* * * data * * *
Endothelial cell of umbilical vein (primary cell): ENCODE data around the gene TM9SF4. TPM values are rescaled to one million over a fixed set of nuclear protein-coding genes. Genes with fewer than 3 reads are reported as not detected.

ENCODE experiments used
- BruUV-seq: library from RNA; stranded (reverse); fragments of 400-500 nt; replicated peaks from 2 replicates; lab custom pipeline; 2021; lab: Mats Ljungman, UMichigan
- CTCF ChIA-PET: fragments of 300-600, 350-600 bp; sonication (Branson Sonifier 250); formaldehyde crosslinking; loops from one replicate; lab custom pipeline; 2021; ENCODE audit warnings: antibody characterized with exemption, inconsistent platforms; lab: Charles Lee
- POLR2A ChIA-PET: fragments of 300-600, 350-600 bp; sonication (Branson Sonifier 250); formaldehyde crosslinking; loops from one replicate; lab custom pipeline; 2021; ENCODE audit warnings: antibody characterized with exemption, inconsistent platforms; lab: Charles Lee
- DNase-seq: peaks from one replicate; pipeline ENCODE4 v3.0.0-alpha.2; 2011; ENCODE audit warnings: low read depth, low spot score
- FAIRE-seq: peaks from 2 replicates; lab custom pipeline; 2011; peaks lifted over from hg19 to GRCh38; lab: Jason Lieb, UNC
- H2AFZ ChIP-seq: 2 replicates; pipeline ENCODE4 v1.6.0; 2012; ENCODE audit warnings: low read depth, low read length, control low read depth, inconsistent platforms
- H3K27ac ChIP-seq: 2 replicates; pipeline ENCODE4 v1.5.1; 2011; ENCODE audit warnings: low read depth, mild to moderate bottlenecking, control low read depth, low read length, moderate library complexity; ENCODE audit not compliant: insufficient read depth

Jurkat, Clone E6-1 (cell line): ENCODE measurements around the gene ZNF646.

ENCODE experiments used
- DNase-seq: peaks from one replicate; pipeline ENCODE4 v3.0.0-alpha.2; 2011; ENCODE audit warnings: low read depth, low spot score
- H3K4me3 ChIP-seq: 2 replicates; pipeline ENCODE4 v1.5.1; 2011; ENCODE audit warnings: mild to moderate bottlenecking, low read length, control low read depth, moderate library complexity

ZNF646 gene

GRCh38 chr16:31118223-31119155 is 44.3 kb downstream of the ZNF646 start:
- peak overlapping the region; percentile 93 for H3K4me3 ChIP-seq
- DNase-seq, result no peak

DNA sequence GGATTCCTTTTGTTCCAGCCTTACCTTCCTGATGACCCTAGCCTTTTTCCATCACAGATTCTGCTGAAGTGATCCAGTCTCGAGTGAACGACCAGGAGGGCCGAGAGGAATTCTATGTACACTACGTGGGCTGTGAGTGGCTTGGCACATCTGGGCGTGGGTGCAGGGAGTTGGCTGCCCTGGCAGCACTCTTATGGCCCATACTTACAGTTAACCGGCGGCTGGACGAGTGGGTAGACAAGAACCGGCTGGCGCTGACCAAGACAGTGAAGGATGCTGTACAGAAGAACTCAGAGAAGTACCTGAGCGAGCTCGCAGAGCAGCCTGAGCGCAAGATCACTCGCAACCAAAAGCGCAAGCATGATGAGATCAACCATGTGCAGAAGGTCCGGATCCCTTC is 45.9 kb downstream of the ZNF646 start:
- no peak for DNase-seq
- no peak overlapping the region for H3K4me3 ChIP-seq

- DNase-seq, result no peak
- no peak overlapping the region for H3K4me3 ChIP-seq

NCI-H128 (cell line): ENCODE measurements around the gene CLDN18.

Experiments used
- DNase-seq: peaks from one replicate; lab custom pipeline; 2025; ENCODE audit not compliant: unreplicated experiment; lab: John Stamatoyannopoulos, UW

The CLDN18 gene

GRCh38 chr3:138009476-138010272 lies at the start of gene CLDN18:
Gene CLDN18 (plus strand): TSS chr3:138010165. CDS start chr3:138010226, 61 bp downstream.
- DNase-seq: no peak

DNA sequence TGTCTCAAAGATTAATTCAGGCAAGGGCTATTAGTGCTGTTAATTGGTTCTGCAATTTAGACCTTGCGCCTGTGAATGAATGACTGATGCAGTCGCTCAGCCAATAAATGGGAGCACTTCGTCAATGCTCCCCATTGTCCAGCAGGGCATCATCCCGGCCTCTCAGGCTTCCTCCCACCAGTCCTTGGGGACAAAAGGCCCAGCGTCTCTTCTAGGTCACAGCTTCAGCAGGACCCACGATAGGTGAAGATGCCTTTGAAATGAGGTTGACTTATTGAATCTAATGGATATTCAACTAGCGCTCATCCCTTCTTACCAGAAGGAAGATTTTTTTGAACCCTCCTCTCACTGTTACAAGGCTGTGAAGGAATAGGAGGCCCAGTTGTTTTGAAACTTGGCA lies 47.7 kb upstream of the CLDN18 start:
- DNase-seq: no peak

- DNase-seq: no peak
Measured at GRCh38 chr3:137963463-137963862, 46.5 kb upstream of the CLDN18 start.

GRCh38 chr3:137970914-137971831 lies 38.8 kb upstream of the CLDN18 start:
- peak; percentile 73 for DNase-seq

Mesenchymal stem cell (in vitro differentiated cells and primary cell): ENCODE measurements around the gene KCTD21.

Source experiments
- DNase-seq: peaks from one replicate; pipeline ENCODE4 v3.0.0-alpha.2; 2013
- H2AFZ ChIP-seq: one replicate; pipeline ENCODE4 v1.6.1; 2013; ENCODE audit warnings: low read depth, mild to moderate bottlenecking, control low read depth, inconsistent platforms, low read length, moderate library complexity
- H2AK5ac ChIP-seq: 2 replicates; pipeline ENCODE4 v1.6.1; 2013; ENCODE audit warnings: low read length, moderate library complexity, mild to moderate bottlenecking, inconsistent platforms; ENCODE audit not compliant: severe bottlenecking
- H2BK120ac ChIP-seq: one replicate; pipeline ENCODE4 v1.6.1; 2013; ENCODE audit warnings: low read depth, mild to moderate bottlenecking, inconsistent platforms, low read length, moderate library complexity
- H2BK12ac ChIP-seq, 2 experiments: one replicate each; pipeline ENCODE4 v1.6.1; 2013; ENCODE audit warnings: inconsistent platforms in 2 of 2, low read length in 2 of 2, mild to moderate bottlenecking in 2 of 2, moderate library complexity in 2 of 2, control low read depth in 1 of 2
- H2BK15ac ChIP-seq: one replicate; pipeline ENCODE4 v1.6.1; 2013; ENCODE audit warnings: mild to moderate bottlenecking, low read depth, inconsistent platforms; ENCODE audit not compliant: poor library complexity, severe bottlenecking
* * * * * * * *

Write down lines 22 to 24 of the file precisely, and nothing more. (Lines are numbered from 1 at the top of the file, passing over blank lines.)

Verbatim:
- no peak overlapping the region for H3K4me3 ChIP-seq

NCI-H128 (cell line): ENCODE measurements around the gene CLDN18.

Experiments used